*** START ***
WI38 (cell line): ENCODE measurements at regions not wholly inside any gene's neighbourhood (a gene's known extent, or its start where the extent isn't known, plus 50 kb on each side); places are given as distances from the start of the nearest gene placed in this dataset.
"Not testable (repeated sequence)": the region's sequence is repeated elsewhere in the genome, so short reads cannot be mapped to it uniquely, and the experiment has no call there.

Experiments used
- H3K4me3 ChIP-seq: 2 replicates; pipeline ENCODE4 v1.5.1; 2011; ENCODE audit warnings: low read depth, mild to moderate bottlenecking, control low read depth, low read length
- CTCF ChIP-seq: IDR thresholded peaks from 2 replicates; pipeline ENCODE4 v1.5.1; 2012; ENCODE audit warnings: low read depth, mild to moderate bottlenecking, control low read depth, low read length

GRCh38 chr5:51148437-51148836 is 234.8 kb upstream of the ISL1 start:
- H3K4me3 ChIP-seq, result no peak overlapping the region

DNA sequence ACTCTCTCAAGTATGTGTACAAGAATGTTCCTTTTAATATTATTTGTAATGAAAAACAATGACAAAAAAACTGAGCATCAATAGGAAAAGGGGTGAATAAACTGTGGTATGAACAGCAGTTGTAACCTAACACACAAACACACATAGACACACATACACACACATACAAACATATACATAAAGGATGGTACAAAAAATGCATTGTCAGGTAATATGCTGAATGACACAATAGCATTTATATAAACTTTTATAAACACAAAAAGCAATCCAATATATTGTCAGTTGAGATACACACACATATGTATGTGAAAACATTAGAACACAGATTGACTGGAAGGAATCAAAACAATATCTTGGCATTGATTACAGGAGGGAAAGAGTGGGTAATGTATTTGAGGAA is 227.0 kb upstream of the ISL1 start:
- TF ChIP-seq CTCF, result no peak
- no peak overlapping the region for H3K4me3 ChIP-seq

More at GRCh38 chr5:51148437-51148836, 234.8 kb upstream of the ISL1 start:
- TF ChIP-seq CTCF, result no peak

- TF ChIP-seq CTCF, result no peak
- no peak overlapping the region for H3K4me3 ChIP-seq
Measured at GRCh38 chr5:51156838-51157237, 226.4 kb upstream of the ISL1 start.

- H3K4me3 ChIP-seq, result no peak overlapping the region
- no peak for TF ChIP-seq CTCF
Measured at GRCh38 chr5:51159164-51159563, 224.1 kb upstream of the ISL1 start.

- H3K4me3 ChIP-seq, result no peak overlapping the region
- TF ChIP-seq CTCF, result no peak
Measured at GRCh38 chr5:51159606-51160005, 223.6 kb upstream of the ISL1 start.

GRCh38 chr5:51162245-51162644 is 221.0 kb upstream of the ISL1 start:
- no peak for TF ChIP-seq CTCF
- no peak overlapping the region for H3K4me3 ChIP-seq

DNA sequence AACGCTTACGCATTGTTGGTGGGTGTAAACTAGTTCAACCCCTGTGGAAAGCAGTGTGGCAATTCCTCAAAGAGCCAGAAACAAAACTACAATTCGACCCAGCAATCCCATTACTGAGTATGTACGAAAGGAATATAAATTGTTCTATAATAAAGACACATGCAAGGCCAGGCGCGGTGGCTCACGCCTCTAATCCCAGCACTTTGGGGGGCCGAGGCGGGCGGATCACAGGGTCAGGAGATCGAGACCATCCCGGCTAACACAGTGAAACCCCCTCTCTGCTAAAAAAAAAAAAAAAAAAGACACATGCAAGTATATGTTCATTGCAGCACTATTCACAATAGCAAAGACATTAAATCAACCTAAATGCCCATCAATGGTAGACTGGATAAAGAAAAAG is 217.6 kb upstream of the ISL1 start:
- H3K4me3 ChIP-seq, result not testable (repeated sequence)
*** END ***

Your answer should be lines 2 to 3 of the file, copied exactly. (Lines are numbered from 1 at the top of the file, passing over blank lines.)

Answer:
"Not testable (repeated sequence)": the region's sequence is repeated elsewhere in the genome, so short reads cannot be mapped to it uniquely, and the experiment has no call there.

Experiments used